The building was demolished last fall, but residents keep pressing for a real clean up at the former CTS of Asheville site on Mills Gap Road.
A North Carolina House Select Committee has issued subpoenas to compel key EPA officials, including Superfund Branch Chief Don Rigger, to testify in a hearing in Raleigh next month, even as Mills Gap Road-area residents file a formal complaint of criminal negligence against the agency in the case of the former CTS of Asheville, and another Mills Gap home receives an emergency supply of bottled water from the EPA. Photo by Susan Andrew.
At a kitchen table in the Mills Gap community in South Asheville last night, neighbors of the former CTS of Asheville plant met to plan next steps, after two new domestic wells nearby recently tested positive for industrial contaminants including cyanide. CTS has signed an agreement with EPA to provide filtration to all homes within a one-mile radius of the recently demolished plant; but neighbors say they were anticipating municipal water hookups.
A Statehouse committee chaired by Buncombe Rep. Tim Moffitt convened in Raleigh Jan. 17 to question DENR officials and hear from residents near the former CTS electroplating facility on Mills Gap Road south of Asheville. Here, Moffitt embraces CTS neighbor Dot Rice, whose family’s spring was contaminated by hazardous chemicals used at the plant; numerous Rice family members have become gravely ill.
The EPA has rejected a plan submitted by CTS to investigate the current extent of contamination at its former plant site on Mills Gap Road. The site is presently awaiting final approval to EPA’s National Priorities List, a move expected to place it alongside the other “Superfund” sites, the most contaminated sites on EPA’s national docket. Photo by Katie Damien.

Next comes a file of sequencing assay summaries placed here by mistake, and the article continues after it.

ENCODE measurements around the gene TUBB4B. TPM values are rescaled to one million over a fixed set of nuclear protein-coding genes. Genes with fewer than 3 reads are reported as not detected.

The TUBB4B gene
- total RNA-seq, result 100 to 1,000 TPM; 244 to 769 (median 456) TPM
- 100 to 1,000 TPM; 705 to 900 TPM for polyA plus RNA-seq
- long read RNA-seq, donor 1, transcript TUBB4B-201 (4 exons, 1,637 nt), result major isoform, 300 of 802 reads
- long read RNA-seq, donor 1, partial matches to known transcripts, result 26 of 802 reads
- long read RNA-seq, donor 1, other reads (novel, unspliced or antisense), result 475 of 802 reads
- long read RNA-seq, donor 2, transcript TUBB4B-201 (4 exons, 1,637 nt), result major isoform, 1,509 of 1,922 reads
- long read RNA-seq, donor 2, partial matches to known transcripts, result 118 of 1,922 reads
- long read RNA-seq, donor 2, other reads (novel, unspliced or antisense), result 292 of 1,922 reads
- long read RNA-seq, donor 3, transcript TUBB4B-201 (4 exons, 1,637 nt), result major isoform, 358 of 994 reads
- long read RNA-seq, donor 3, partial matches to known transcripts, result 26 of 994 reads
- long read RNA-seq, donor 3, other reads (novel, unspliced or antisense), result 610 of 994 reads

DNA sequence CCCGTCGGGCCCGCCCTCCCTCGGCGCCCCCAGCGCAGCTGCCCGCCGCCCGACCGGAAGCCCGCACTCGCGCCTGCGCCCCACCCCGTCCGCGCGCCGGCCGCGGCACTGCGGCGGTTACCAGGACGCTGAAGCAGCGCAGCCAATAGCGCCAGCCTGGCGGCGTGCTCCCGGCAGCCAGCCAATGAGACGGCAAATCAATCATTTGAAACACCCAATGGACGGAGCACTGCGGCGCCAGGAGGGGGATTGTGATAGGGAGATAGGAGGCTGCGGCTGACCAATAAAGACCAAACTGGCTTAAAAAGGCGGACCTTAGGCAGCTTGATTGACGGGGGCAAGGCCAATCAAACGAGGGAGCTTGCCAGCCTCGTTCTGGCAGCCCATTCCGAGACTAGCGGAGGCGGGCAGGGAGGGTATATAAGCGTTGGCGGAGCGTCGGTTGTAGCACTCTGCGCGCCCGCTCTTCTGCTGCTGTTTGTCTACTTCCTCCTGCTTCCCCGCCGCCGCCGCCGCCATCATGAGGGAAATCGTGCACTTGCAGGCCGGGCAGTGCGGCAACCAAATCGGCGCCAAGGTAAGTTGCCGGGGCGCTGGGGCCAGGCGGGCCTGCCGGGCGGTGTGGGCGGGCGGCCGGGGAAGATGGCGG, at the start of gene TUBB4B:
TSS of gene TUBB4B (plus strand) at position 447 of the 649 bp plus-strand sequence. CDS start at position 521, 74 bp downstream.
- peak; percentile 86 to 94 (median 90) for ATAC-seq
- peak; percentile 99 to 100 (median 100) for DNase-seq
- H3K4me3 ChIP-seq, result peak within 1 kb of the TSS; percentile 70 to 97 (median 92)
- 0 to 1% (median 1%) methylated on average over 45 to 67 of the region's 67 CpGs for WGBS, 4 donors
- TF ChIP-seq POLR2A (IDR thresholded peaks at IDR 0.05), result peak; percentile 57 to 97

The state’s handling of environmental contamination surrounding the former CTS of Asheville plant on Mills Gap Road is about to get some concerted attention in Raleigh, thanks to a special committee chaired by Rep. Tim Moffitt. See a detailed timeline of the long-standing CTS case after the jump. Photo by Katie Damien.
With asbestos abatement completed, a Buncombe County contractor began demolishing the former CTS of Asheville plant in south Asheville earlier this month. But while neighbors of the derelict structure have applauded the move as a long-overdue first step in cleaning up the contaminated site, resident Tate MacQueen, who’s played a key role in efforts to […]
While area residents applaud the CTS building demolition as a positive step, resident Tate MacQueen argues that Buncombe taxpayers will be picking up a tab that should rightfully be paid by the company responsible for contaminating the site and nearby ground water.
In this edition of the Mountain Xpress’ local news podcast, reporter Jake Frankel talks about the most recent Buncombe County Commission meeting, which saw some contentious public comment and a vote on the lease of several public soccer fields for use by the Asheville Buncombe Youth Soccer Association (ABYSA).
The Buncombe County Board of Commissioners voted unanimously Oct. 18 to lease seven soccer fields at the Buncombe County Sports Park in Enka-Candler to the Asheville Buncombe Youth Soccer Association.
In this edition of the Mountain Xpress’ local news podcast, Green Scene reporter Susan Andrew discusses the most recent developments at the former site of the CTS plant, including Buncombe County’s decision to postpone demolishing the existing structure and the EPA’s $6.5 million bill for cost incurred thus far.